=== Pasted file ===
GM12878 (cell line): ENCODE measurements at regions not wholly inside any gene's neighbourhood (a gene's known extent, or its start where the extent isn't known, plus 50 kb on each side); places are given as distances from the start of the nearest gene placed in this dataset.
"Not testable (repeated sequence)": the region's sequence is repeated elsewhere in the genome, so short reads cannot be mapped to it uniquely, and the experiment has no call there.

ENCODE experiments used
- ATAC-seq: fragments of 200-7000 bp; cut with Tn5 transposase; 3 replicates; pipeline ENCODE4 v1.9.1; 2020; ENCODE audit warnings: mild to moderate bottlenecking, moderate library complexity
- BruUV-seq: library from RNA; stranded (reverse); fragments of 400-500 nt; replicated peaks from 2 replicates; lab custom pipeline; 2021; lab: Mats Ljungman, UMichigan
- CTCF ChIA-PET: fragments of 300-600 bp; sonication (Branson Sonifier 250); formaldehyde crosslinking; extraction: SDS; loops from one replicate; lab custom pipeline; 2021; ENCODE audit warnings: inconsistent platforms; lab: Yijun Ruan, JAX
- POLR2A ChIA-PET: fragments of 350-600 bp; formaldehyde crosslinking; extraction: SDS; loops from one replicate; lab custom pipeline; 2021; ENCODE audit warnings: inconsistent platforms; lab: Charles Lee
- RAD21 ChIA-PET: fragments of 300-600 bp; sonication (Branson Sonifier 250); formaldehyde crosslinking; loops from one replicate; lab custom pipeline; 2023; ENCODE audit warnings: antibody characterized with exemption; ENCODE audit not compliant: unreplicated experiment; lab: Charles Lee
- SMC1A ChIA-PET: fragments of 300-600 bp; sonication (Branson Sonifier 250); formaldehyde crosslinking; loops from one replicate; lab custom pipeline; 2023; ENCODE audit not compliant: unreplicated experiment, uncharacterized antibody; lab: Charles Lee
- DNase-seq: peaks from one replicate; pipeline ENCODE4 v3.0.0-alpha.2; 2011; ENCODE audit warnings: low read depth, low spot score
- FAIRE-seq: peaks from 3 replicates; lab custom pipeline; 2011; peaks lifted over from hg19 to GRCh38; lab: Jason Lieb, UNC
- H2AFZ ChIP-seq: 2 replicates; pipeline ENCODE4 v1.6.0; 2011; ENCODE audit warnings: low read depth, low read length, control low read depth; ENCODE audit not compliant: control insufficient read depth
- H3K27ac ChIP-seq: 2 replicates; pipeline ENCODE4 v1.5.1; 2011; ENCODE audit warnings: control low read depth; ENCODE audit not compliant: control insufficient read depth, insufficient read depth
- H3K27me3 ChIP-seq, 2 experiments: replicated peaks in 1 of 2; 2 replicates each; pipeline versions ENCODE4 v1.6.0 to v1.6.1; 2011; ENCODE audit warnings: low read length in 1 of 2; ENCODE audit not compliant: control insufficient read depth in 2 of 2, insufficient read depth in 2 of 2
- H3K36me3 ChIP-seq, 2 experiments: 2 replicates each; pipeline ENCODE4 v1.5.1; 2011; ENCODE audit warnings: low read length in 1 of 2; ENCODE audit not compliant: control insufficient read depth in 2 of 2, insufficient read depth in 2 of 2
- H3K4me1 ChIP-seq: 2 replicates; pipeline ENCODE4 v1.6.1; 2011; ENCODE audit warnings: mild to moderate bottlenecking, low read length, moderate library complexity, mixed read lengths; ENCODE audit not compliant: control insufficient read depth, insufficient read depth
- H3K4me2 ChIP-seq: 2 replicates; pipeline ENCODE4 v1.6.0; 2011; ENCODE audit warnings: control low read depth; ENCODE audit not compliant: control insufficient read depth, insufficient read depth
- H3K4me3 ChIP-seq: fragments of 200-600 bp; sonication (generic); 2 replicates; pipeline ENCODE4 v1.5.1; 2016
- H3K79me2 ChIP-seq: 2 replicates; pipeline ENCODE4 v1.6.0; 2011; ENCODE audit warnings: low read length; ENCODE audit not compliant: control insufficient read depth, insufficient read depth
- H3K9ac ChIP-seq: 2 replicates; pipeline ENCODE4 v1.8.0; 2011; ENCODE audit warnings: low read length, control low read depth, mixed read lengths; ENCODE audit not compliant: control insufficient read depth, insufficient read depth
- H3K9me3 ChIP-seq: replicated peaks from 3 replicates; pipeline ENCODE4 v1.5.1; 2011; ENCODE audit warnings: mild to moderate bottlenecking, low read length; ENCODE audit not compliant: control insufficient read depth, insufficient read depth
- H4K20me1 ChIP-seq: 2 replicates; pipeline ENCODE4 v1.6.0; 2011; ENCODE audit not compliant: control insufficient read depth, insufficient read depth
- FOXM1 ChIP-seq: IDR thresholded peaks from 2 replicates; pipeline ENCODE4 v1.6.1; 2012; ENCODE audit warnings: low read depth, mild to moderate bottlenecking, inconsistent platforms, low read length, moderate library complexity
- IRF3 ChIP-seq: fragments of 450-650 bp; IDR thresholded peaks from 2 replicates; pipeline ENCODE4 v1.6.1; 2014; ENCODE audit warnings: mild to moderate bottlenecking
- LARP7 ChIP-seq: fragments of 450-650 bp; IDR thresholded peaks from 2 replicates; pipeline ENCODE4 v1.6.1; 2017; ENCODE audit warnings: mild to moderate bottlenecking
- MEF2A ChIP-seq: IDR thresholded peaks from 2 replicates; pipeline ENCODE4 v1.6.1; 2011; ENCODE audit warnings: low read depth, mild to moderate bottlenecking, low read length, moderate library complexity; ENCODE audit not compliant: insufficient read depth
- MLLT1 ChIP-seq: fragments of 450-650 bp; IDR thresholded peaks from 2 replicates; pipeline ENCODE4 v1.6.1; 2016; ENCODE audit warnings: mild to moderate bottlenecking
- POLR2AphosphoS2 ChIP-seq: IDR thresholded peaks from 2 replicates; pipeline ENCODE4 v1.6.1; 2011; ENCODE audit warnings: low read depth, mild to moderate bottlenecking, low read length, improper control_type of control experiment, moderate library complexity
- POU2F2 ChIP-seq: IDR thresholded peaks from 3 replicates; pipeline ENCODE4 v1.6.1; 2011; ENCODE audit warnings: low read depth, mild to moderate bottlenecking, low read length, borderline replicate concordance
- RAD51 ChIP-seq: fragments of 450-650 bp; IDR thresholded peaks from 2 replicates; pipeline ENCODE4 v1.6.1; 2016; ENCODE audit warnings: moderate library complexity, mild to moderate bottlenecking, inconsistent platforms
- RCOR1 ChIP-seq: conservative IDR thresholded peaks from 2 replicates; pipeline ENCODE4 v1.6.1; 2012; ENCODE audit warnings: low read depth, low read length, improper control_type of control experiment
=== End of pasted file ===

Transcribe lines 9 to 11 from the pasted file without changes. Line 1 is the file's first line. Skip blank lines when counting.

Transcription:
- SMC1A ChIA-PET: fragments of 300-600 bp; sonication (Branson Sonifier 250); formaldehyde crosslinking; loops from one replicate; lab custom pipeline; 2023; ENCODE audit not compliant: unreplicated experiment, uncharacterized antibody; lab: Charles Lee
- DNase-seq: peaks from one replicate; pipeline ENCODE4 v3.0.0-alpha.2; 2011; ENCODE audit warnings: low read depth, low spot score
- FAIRE-seq: peaks from 3 replicates; lab custom pipeline; 2011; peaks lifted over from hg19 to GRCh38; lab: Jason Lieb, UNC